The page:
WEST JEFFERSON – Ashe County’s frescoes by artist Benjamin F. Long IV are as exciting to residents and visitors today as they were when they were first completed in the 1970s and 1980s. Now, a new book by Janet C. Pittard and David B. Chiswell offers readers a full and comprehensive insight into the arts and crafts, the craft and the craftsmen of these enduring works.
Commissioned by the Ashe County Frescoes Foundation – the organization charged with protecting and preserving the frescoes of St. Mary’s Episcopal Church in West Jefferson and the Holy Trinity Episcopal Church in Glendale Springs – “The Ashe County Frescoes of Benjamin F. Long IV ”(McFarland & Company), includes in-depth interviews with the artist and primary source research from models, assistants, volunteers, and observers of these early projects.
On July 10th, Pittard and Chiswell were invited to an autograph session at the Florence Thomas Art School in West Jefferson. The following is a review of the book by Ashe Post & Times:
The Soul of Ashe County: ‘The Ashe County Frescoes of Benjamin F. Long IV’ (McFarland & Company) by Janet C. Pittard and David B. Chiswell
Translating works of art into print is a challenge, a test that becomes even more insurmountable when that art is the masterful frescoes from Ashe County, NC, and this print is a book that seeks to trace the historical development of four found To describe and display masterpieces in two small churches.
But Janet C. Pittard did the job by working here with co-author David B. Chiswell on a thin but richly detailed, full-color work that takes the reader beyond what the eye can see.
Thoroughly researched and competently indexed, “The Ashe County Frescoes of Benjamin F. Long IV” reads like a luxurious travel fairy tale. If you come to the introduction, “The story of the Ashe County’s frescoes by Ben Long begins with the arrival of Episcopal Church in Ashe County in the mid-19th century,” you know you’ve settled into a comfortable story that is almost as old as the ones your grandfather told me on a long time ago summer night with fireflies squinting straight from the porch.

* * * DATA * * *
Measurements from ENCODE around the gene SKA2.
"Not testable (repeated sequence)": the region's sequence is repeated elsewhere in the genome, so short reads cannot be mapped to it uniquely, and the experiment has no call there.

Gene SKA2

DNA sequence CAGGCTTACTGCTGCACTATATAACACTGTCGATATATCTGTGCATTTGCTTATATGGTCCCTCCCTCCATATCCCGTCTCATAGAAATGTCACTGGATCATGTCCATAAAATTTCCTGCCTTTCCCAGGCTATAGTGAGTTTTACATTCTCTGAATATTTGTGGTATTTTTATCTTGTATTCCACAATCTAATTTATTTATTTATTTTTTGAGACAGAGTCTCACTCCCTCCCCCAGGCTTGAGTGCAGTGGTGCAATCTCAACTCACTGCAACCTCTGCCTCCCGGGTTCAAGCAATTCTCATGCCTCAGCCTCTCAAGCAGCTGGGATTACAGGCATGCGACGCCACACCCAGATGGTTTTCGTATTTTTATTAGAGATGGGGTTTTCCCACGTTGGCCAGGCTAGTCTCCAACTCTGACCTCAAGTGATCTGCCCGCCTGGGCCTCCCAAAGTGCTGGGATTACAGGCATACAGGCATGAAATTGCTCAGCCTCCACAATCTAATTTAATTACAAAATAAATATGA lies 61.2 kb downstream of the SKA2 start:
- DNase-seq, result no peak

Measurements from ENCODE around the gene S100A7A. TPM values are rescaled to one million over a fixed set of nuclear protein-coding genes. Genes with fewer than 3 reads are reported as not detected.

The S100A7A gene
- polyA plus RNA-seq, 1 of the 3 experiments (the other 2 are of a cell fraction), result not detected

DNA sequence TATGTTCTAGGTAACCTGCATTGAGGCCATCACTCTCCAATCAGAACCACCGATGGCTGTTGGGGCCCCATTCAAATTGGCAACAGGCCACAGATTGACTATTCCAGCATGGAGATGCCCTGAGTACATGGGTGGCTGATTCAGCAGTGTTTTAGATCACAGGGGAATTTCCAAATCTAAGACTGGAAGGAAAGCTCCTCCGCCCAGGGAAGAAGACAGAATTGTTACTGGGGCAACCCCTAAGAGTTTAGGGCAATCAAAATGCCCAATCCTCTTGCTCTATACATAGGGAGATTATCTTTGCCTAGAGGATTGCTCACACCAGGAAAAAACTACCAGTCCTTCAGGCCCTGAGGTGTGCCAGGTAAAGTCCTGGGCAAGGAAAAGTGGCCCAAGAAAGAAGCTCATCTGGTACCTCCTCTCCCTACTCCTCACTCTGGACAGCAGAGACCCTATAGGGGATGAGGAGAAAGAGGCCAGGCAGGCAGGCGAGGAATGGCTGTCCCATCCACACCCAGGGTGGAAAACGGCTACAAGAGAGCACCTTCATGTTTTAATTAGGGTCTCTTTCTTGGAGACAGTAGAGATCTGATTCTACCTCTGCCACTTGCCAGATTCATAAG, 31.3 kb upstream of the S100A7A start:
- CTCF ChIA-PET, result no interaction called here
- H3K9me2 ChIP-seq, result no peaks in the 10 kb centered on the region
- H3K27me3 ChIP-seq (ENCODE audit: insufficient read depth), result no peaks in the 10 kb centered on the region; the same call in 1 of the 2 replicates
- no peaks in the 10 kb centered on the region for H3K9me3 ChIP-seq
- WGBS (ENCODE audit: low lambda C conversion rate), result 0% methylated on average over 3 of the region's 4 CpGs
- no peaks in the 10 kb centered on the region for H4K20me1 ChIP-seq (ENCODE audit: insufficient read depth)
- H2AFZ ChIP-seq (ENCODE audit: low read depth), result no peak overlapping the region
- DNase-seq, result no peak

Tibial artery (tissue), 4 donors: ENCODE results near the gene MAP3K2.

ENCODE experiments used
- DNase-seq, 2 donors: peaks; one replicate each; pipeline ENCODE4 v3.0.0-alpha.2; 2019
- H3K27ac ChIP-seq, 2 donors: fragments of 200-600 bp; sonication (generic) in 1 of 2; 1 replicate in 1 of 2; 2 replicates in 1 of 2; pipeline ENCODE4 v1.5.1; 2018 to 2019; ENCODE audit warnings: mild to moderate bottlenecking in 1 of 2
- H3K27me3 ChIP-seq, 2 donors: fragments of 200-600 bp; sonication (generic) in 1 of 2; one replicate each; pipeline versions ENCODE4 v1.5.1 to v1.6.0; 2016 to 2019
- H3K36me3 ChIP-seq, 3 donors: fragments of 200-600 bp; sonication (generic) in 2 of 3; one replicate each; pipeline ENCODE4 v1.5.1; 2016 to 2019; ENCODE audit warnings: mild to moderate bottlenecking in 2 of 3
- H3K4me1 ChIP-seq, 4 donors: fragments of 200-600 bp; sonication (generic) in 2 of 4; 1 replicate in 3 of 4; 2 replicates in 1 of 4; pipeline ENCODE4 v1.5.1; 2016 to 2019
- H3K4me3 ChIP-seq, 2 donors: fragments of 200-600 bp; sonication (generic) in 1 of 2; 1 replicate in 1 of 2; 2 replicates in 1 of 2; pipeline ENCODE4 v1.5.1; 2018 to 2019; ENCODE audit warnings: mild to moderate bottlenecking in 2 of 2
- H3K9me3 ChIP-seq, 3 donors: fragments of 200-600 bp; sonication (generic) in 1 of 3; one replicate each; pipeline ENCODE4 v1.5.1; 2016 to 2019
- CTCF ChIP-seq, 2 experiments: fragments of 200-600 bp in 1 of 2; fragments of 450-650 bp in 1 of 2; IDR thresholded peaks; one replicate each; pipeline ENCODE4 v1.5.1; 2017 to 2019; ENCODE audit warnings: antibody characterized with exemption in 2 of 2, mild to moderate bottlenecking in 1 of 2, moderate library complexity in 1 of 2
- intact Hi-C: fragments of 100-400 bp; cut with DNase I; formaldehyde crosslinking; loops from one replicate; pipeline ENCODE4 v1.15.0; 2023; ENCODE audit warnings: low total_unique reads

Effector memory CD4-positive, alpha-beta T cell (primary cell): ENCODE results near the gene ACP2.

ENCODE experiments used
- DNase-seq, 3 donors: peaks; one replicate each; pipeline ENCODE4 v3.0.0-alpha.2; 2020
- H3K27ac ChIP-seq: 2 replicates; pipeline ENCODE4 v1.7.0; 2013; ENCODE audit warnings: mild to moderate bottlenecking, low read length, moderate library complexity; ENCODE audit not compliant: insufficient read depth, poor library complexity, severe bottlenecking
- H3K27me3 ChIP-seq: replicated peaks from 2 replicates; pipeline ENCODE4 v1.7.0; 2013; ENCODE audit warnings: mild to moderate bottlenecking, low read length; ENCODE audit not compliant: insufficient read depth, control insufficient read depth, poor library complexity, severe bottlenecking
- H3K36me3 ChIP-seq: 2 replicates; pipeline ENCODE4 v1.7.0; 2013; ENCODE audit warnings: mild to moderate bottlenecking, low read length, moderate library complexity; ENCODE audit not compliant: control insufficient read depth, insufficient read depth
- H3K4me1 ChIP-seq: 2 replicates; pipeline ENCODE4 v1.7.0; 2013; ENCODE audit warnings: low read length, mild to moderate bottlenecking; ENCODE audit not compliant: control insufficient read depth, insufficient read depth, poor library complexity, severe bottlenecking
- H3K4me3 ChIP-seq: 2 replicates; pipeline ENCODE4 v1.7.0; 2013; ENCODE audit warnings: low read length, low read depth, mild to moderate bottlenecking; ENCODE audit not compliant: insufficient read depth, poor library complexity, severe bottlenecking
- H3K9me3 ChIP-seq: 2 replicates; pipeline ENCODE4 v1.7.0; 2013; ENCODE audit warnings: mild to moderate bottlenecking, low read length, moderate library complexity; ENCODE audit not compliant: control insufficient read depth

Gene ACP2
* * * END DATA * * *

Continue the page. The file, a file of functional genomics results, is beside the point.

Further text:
It is not surprising that the narrative is well researched. Chiswell spent three decades filing for the North Carolina Department of Natural and Cultural Resources.
The story is expected to be compelling. In addition to serving with the North Carolina governor’s office for 30 years, Pittard has authored two books and more than 100 articles for Our State Magazine.
But taken together, there is no writer couple better prepared or more inspired to tell the story of a then-young artist who would gain international recognition and the works they would bestow on a rural county in western North Carolina.
The fact that both Pittard and Chiswell West Jefferson call home gives the work not only legitimacy and authenticity, they also write with the ears of those who live in these mountains. Going from history to technique, the authors take us on an explanatory and pictorial journey through the parish of Holy Communion – the two Episcopal churches in Ashe County, St. Mary’s in West Jefferson and Holy Trinity in Glendale Springs that house the frescoes us in the first bank for a bird’s eye view.
As nicely as the photos are reproduced in the book, it is likely that anyone who has the skills will want to see the frescoes for themselves after reading it for the first time. To this end, Pittard and Chiswell donated the book’s copyright and royalties to the Ashe County Frescoes Foundation, the organization that works to protect and preserve the artwork.
For Ashe County’s residents and the thousands who flock to the frescoes each year, the gifts keep coming.
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